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The Telugu people or Telugu Prajalu are an ethnic group of India. The majority of them reside in the state of Andhra Pradesh. They speak the Telugu language, the most spoken South Indian (Dravidian) language, and the third most spoken language in India after Hindi and Bengali.
The Sanskrit epics mention the Andhra Kingdom at the time of the death of the great Mauryan King Ashoka in 232 BC. This date has been considered to be the beginning of the Andhra historical record. Various dynasties have ruled the area, including the Satavahanas, Sakas, Ikshvakus, Eastern Chalukyas, The Bobbili (Velama), the Vijayanagara Kingdom, the Qutb Shahis of Golconda, and the Nizams (princes) of Hyderābād.
The term Kalinga has been historically relevant to this region, incorporating north-east Andhra Pradesh and modern day Odisha. Andhras and Kalingas supported the Kauravas during the Mahabharata war. Sahadeva defeated the kingdoms of Pandya, Dravida, Odra, Chera, Andhra, and Kalinga while performing the Rajasuya yajna. Chanoora was killed by Krishna in Mathura. Hari Vamsa Purana corroborates the fact that Chanoora was the king of Karoosa Desa (to the North of the Vindhyas and on the North Bank of the Yamuna river) and was an Andhra. Buddhist references to Andhras are also found.
The first great Andhra empire was that of the Satavahanas, who came to power when the last Kanva emperor Sisuman, was assassinated by his prime minister Sipraca, of the Andhra tribe. They reigned for 450 years and the last was Puliman or Puloma the pious, who after conquering India put an end to his life by drowning himself in the holy waters of the Ganges river, after the example of his grandfather. Because of this king, India was called Poulomeun-koue, the country of Puliman by the Chinese. While in the west the inhabitants of the Gangetic provinces were denominated Andhra Hindus. The Satavahana rulers are said to have been held in the highest veneration all over India; and their fame was extended to the Malay Archipelago, the Maharajas of India being a favorite subject of Malayan poetry.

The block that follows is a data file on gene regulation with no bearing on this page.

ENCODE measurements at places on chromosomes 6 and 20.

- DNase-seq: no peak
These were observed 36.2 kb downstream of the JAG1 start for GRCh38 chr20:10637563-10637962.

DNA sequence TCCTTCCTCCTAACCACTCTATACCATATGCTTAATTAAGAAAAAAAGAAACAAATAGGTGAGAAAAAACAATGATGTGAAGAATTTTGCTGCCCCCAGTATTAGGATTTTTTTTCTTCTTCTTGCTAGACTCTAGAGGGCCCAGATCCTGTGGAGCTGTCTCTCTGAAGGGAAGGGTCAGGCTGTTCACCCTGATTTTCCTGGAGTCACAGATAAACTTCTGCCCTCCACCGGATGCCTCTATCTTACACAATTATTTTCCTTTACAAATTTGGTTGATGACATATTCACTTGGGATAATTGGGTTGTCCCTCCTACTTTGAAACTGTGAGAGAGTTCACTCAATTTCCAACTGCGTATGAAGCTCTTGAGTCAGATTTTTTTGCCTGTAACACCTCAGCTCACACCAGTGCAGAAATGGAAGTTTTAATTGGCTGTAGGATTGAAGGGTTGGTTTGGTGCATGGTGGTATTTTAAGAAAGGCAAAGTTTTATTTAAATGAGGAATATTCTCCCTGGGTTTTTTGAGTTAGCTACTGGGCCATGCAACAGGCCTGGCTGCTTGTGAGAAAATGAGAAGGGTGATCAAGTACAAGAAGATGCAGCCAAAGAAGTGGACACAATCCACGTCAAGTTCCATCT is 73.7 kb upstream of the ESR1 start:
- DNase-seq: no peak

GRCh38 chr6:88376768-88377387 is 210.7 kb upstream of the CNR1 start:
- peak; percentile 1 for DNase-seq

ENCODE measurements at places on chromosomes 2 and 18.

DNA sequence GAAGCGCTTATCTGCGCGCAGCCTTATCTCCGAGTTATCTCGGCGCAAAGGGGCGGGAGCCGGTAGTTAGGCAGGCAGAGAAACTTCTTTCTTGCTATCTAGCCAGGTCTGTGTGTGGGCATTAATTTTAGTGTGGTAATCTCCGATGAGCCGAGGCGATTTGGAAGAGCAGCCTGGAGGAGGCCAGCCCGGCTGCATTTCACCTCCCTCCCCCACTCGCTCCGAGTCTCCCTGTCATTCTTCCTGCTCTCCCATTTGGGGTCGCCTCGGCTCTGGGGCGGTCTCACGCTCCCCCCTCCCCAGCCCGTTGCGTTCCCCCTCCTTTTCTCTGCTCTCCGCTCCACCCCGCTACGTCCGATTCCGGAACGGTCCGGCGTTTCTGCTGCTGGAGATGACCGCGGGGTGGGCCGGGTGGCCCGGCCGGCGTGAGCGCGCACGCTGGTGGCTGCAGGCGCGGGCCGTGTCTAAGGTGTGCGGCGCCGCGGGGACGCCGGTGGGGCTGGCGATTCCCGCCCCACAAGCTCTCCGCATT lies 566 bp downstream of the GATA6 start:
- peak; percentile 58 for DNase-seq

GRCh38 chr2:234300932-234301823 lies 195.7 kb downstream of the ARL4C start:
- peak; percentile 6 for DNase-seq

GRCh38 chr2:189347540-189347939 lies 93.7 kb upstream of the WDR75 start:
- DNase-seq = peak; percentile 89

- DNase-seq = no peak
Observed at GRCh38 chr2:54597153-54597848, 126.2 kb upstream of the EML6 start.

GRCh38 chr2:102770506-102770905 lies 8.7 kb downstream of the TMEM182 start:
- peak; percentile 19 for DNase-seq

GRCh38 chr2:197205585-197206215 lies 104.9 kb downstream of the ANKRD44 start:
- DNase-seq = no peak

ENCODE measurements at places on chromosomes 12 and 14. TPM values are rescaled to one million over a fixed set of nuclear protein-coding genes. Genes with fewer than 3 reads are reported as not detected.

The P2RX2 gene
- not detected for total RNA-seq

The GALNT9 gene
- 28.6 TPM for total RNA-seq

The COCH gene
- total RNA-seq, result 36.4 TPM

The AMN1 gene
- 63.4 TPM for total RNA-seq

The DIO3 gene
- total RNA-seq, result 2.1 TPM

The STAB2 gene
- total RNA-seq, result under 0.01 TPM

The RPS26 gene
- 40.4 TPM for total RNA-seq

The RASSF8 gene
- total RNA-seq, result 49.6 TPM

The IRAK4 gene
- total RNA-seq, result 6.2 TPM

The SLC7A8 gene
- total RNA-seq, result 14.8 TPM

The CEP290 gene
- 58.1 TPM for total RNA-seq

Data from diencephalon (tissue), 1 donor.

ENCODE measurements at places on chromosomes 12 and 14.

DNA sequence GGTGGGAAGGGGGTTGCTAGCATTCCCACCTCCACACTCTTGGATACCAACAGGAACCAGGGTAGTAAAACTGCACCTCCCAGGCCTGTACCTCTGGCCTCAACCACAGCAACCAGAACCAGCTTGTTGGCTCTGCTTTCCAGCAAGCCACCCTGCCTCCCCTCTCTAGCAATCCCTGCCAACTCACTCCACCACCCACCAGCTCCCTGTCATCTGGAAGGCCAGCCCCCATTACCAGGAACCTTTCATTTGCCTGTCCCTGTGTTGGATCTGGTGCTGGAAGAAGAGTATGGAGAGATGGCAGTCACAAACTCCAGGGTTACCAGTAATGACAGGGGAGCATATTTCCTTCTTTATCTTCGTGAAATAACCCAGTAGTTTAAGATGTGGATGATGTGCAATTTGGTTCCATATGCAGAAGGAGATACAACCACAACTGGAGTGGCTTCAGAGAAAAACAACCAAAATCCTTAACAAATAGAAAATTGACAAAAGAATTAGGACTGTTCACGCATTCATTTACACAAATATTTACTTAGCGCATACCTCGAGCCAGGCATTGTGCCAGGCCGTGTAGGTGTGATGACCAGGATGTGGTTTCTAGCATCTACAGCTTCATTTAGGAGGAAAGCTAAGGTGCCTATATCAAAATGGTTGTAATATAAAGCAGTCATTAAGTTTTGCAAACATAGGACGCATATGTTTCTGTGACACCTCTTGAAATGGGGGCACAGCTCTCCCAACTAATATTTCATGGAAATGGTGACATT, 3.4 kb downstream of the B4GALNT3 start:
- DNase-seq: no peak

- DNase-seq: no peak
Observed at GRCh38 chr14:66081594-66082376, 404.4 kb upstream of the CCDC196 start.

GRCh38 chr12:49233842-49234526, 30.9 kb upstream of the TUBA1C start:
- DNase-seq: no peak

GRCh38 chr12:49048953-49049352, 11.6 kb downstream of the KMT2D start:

Andhra, Karnataka and Maharastra states observe the same new year day. This calendar reckons dates based on the Shalivahana era (Shalivahana Saka), which begins its count from the supposed date of the founding of the Empire by the legendary hero Shalivahana. The Satavahana king Shalivahana (also identified as Gautamiputra Satakarni) is credited with the initiation of this era known as Shalivahana. The Salivahana era begins its count of years from the year corresponding to 78 AD of the Gregorian calendar. Thus, the year 2000 AD corresponds to the year 1922 of the Salivahana Era.
Telugu is a South-Central Dravidian language primarily spoken in the state of Andhra Pradesh, India, where it is an official language. Early inscriptions date from 620 AD and literary texts from the 11th century, written in a Telugu script adapted from the Bhattiprolu script of the early inscriptions.
Kuchipudi is a famous Classical Indian dance from Andhra Pradesh, India.
- Uttareeyam or Pai Pancha (Angavastram or veil)
- Pancha (Dhoti)
- Jubba (Kurta) The top portion
- Lungi (Casual or Worker dress)
- Cheera (Sari)
Important festivals celebrated by Telugu people include:
- Makara Sankranti in January. (The exact date may vary as per the Hindu calendar.)
- Maha Shivaratri in February/March. (The exact date may vary as per the Hindu calendar.)
- Ugadi or the Telugu New Year in March/April. (The exact date may vary as per the Hindu calendar.)
- Sri Rama Navami celebrated in March/April 9 days after Ugadi. (The exact date may vary as per the Hindu calendar.)
- Varalakshmi Vratam in August. (The exact date may vary as per Hindu calendar.)
- Vinayaka Chaviti in August. (The exact date may vary as per the Hindu calendar.)
- Dasara in September/October. (The exact date may vary as per the Hindu calendar.)
- Atla Tadde 3rd day in bright half of Ashviyuja month (falls in September/October in Gregorian calendar). However, the exact date may vary according to the Hindu calendar.
- Deepavali in October/November. (The exact date may vary as per the Hindu calendar.)
The cuisine of Andhra Pradesh is reputedly the spiciest of all Indian cuisine.[according to whom?]
- Kakatiya dynasty
- Satavahana dynasty
- List of people from Andhra Pradesh
- Telugu development
- List of Telugu people
- Andhra cuisine
- Hyderabad, India
- Andhra diaspora
- Tamil people
- Śrīhari, R. (1984-03-05). Proceedings of the Andhra Pradesh Oriental Conference: Fourth session, Nagarjuna University, Guntur, 3rd to 5th March 1984. The Conference. Retrieved 2011-08-19.
- Burrow, Thomas (1984-03-05). Collected Papers on Dravidian Linguistics. Annamalai University. Retrieved 2011-08-19.
- Conder, Josiah (1828). The Modern Traveller: A Popular Description, Geographical, Historical, and Topographical of the Various Countries of the Globe. James Duncan. p. 141.
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